No-decision managers learn early in their careers that the first three tactics are totally inadequate as the only decision avoidance mechanisms. The fourth tactic, I call ‘ignoring’. No-decision managers ignore subordinates who remind them too often to take a decision. They are ignored in the corridor, ignored in meetings, ignored in group discussions, ignored when they speak and the no-decision boss refuses one on one individual with this subordinate. Their boss takes away any opportunity to remind them to make a decision.
This is an aggressive tactic to unsettle subordinates, but is also the first of many unspoken messages that they do not Iike these repeated reminders to make a decision.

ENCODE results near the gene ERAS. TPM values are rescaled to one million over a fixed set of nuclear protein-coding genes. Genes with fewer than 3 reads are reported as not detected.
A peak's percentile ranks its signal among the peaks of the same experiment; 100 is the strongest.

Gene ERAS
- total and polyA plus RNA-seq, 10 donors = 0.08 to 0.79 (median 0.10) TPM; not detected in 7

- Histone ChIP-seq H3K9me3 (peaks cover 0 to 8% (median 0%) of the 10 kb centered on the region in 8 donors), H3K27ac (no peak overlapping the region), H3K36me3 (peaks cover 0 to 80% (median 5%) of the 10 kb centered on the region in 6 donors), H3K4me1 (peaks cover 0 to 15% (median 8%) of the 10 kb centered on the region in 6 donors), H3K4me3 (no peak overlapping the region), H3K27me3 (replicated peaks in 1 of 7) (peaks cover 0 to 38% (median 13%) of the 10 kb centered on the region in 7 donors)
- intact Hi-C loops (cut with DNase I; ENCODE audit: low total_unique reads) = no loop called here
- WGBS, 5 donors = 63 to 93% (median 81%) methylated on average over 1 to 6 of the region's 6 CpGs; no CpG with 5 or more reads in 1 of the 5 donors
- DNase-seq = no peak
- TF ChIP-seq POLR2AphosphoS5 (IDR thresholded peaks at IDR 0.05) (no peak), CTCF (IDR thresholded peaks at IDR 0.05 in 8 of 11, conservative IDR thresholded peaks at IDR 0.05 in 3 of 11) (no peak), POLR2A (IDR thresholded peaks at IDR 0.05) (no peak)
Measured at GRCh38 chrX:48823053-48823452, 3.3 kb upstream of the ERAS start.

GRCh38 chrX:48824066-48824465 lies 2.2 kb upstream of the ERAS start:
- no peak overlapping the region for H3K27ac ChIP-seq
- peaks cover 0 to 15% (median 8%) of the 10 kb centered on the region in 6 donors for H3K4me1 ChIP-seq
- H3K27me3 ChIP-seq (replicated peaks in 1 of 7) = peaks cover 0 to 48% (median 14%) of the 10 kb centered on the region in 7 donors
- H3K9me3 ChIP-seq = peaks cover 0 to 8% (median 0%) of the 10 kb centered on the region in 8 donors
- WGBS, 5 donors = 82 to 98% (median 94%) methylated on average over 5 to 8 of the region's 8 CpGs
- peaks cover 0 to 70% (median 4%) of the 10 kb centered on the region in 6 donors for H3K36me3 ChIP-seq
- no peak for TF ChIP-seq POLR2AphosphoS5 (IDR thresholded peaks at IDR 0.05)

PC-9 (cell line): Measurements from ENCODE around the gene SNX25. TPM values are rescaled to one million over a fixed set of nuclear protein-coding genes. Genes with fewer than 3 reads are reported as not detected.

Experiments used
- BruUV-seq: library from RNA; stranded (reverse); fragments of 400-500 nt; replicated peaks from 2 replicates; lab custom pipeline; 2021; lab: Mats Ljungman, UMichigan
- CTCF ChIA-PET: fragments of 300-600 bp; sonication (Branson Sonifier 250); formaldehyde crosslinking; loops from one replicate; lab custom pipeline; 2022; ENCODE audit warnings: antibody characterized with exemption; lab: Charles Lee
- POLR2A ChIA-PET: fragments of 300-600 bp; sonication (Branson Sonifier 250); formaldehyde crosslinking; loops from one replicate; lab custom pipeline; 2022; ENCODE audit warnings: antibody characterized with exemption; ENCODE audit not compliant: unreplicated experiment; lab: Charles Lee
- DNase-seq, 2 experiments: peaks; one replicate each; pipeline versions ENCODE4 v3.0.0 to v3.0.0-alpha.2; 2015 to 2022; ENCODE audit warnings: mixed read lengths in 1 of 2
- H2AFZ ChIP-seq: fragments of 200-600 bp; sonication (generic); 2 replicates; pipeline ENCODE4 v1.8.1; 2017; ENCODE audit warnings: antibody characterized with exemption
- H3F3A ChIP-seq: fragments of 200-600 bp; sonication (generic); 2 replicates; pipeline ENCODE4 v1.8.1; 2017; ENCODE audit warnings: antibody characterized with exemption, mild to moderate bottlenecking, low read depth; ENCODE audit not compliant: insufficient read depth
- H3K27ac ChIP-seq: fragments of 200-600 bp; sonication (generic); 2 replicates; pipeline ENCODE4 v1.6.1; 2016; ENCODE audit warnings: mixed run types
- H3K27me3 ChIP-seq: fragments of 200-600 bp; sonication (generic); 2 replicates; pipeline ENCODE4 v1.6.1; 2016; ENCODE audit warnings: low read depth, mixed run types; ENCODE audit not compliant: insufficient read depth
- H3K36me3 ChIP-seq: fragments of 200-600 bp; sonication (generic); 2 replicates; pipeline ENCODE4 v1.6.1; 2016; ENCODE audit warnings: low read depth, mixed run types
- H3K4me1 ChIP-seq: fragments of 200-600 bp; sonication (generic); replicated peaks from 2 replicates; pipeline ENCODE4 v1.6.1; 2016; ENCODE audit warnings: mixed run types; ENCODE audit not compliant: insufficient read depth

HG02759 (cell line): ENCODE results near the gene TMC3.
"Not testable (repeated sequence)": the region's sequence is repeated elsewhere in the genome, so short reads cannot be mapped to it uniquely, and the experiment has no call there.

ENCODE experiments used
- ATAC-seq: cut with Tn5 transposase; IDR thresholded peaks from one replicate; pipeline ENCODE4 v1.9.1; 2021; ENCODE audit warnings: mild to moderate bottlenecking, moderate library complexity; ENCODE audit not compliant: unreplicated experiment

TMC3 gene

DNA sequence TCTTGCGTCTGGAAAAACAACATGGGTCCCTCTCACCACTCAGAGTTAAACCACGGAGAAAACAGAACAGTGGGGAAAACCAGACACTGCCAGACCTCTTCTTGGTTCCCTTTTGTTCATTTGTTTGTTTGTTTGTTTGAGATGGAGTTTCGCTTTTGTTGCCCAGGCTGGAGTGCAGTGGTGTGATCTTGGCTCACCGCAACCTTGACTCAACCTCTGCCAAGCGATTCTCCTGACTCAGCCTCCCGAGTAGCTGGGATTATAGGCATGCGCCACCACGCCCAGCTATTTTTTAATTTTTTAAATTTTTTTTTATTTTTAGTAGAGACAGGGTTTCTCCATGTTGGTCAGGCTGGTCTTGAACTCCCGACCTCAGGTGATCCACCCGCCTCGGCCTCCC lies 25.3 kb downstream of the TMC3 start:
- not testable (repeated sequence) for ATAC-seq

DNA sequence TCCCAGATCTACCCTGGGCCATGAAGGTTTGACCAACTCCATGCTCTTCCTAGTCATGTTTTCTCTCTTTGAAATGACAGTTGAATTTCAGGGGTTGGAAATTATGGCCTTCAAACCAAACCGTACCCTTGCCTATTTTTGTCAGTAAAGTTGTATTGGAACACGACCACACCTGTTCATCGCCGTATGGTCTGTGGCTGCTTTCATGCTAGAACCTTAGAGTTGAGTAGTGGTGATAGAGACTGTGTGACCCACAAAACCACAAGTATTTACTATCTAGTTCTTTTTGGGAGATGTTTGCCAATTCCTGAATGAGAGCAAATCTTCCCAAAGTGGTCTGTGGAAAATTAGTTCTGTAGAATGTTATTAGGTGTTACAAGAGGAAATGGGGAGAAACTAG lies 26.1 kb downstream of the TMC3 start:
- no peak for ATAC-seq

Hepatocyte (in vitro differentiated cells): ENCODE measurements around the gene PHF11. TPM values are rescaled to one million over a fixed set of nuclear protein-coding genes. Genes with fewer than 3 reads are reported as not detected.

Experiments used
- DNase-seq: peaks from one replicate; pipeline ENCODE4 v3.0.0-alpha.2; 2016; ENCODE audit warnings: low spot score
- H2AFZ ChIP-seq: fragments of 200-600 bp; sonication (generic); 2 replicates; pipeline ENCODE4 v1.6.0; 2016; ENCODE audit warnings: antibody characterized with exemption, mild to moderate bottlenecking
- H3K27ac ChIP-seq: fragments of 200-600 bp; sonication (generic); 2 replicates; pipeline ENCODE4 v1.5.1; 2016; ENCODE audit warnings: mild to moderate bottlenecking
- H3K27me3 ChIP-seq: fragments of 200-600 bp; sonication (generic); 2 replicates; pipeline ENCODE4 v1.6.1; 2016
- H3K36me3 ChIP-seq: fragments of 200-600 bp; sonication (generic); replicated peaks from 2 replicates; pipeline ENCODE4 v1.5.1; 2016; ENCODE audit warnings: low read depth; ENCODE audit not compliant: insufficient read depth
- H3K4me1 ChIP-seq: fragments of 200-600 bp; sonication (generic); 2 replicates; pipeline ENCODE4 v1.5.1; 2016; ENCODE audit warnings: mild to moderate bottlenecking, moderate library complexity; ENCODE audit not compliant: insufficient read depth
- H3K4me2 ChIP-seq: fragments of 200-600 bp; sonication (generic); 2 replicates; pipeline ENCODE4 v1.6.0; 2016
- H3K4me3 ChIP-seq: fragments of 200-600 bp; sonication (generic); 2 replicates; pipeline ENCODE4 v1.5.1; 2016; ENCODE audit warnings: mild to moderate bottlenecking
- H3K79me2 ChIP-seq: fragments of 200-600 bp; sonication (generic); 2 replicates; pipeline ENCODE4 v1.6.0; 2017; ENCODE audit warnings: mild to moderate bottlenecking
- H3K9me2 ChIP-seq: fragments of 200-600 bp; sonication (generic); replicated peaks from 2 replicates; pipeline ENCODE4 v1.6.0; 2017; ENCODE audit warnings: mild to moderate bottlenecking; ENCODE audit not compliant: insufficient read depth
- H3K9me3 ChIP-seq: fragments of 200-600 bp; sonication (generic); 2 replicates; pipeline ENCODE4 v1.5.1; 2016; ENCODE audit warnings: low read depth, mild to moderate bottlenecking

Normal managers do not adopt these petty methods to give messages to their subordinates. They talk to them and let their subordinates know that they should not pester them. Normal managers know a decision is required and they will make it when they are ready. If they are not ready, they make a simple request to subordinates to wait.
Effect on subordinates
Sensitive subordinates become insecure and others become frustrated and angry with this tactic, but nearly all do not understand the message which is to stop reminding their no-decision boss to make a decision.
In addition to this fourth tactic; no-decision managers have invented four additional simple tactics used by them to avoid decision making.